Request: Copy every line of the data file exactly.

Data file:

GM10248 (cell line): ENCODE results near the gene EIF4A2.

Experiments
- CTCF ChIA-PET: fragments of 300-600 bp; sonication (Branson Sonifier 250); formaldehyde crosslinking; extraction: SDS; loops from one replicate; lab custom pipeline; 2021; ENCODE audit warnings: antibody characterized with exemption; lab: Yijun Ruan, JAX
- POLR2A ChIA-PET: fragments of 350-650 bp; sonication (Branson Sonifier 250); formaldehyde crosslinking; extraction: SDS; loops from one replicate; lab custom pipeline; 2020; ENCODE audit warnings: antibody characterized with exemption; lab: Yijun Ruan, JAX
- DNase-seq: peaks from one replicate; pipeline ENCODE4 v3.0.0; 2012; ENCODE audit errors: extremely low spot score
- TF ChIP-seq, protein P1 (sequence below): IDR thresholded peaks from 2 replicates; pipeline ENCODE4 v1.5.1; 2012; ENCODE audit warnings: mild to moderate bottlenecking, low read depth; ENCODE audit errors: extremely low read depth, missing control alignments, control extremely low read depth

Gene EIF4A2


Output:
GM10248 (cell line): ENCODE results near the gene EIF4A2.

Experiments
- CTCF ChIA-PET: fragments of 300-600 bp; sonication (Branson Sonifier 250); formaldehyde crosslinking; extraction: SDS; loops from one replicate; lab custom pipeline; 2021; ENCODE audit warnings: antibody characterized with exemption; lab: Yijun Ruan, JAX
- POLR2A ChIA-PET: fragments of 350-650 bp; sonication (Branson Sonifier 250); formaldehyde crosslinking; extraction: SDS; loops from one replicate; lab custom pipeline; 2020; ENCODE audit warnings: antibody characterized with exemption; lab: Yijun Ruan, JAX
- DNase-seq: peaks from one replicate; pipeline ENCODE4 v3.0.0; 2012; ENCODE audit errors: extremely low spot score
- TF ChIP-seq, protein P1 (sequence below): IDR thresholded peaks from 2 replicates; pipeline ENCODE4 v1.5.1; 2012; ENCODE audit warnings: mild to moderate bottlenecking, low read depth; ENCODE audit errors: extremely low read depth, missing control alignments, control extremely low read depth

Gene EIF4A2